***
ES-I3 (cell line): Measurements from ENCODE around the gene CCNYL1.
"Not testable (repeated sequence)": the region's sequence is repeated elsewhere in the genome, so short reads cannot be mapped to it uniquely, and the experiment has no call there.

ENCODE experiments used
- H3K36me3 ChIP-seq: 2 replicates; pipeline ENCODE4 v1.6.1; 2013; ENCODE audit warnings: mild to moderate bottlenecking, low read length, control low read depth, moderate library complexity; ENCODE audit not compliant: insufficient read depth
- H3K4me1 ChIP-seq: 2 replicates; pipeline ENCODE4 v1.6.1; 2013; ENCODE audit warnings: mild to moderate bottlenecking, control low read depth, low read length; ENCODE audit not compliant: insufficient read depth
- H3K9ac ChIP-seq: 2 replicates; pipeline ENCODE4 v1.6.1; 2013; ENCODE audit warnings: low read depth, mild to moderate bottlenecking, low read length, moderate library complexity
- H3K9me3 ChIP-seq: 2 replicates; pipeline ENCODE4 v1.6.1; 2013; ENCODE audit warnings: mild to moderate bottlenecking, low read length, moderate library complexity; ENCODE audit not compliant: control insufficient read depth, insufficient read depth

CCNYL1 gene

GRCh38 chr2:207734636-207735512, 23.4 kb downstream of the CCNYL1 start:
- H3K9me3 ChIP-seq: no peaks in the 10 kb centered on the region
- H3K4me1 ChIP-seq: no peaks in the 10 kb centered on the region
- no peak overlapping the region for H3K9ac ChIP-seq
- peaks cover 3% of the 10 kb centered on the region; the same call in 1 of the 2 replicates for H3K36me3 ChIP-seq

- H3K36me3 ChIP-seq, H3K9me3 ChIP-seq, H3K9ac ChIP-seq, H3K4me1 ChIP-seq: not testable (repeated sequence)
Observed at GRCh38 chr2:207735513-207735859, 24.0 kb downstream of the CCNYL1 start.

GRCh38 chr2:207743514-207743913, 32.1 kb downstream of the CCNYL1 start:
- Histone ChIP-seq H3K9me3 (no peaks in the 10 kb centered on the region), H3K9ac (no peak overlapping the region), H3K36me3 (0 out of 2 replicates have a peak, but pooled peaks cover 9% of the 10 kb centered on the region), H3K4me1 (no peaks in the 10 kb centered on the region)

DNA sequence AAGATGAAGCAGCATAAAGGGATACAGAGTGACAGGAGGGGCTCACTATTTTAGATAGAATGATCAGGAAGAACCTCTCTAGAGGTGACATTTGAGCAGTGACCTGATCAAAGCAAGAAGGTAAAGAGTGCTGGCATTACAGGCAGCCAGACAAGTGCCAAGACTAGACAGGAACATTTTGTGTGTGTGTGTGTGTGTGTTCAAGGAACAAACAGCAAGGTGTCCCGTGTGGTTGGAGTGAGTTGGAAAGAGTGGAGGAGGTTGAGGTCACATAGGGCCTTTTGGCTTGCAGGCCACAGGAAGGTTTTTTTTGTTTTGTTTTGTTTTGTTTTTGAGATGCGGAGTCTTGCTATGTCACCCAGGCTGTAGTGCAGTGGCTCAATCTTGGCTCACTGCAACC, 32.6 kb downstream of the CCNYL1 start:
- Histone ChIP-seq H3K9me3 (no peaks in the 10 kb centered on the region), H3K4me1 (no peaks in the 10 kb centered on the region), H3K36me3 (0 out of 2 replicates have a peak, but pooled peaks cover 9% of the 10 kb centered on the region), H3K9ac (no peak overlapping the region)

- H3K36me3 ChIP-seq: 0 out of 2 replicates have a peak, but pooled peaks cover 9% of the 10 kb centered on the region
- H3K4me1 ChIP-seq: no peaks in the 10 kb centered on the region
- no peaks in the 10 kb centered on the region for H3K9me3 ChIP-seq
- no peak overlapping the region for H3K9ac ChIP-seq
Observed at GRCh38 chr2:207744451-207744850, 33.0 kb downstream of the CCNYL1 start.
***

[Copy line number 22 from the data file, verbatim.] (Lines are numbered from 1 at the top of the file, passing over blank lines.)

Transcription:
- no peaks in the 10 kb centered on the region for H3K9me3 ChIP-seq